The two astronauts who will end a nine-year launch drought for NASA arrived at Kennedy Space Center in Cape Canaveral on Wednesday, exactly one week before their historic SpaceX flight. It will be the first time a private company, rather than a national government, sends astronauts into orbit, the AP reports. NASA test pilots Doug Hurley and Bob Behnken flew to Florida from their home base in Houston aboard one of the space agency's jets. "It’s an incredible time for NASA and the space program, once again launching US crews from Florida and hopefully in just a week from about right now," Hurley told reporters minutes after arriving.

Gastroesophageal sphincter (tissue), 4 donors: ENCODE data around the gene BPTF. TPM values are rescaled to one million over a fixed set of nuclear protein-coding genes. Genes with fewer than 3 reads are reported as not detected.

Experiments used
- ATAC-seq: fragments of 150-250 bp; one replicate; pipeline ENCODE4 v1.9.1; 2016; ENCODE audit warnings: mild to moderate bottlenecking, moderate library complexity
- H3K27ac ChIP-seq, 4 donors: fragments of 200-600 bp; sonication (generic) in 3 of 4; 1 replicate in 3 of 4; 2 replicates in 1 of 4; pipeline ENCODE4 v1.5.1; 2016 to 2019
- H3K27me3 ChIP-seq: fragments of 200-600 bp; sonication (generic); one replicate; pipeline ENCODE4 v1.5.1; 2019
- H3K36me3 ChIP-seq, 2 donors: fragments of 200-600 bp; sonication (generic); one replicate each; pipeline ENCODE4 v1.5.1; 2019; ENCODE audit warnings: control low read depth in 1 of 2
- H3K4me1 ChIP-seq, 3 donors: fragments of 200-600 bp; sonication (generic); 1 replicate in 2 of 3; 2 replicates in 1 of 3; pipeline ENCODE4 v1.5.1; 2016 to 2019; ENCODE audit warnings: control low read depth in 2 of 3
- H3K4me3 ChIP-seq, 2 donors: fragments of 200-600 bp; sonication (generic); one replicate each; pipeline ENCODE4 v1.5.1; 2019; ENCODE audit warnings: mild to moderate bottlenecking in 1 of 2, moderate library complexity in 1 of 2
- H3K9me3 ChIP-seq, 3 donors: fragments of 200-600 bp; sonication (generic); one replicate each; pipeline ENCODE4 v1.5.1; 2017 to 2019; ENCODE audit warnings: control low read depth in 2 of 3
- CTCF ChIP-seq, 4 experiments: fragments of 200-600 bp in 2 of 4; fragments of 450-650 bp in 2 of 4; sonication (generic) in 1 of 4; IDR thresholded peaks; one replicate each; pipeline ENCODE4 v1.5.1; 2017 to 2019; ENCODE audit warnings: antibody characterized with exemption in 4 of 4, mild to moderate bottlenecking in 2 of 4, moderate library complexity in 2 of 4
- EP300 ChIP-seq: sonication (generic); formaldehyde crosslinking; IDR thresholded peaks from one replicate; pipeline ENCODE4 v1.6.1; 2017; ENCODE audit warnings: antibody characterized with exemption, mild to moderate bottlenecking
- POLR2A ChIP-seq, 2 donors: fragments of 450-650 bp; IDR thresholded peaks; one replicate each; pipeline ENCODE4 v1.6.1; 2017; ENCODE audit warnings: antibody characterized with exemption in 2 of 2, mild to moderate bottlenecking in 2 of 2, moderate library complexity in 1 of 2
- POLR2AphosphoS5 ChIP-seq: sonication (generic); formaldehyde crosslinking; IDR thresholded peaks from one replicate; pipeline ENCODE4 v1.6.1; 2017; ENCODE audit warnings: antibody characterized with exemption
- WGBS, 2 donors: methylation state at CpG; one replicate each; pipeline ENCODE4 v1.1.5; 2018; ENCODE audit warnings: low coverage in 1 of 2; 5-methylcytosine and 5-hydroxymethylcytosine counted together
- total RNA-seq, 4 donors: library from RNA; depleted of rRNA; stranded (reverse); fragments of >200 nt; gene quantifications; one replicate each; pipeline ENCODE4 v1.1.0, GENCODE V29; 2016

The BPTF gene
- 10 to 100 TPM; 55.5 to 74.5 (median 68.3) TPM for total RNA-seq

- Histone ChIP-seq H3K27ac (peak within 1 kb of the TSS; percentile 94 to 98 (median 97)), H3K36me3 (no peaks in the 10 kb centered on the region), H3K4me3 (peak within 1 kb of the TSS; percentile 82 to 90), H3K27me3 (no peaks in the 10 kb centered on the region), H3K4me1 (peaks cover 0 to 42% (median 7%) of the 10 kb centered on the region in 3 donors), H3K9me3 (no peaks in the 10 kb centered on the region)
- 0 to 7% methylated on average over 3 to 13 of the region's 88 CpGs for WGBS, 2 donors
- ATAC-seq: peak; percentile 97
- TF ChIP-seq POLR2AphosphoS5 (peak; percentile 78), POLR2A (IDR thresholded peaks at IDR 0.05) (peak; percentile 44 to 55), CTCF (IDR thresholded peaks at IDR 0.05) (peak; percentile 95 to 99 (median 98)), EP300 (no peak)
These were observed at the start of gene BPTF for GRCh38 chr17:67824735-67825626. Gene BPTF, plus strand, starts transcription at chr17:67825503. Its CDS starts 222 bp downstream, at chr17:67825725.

Hurley was one of the four astronauts who arrived at Kennedy on July 4, 2011, for the final space shuttle flight, "so it’s incredibly humbling to be here to start out the next launch from the United States," he said. "We feel it as an opportunity but also a responsibility for the American people, for the SpaceX team, for all of NASA," Behnken added. The two are scheduled to blast off next Wednesday afternoon atop a SpaceX Falcon 9 rocket, bound for the International Space Station. They'll soar from the same pad where Atlantis closed out the shuttle program in 2011, the last home launch for NASA astronauts. Since then, the only way to the space station for astronauts has been on Russian rockets launched from Kazakhstan.
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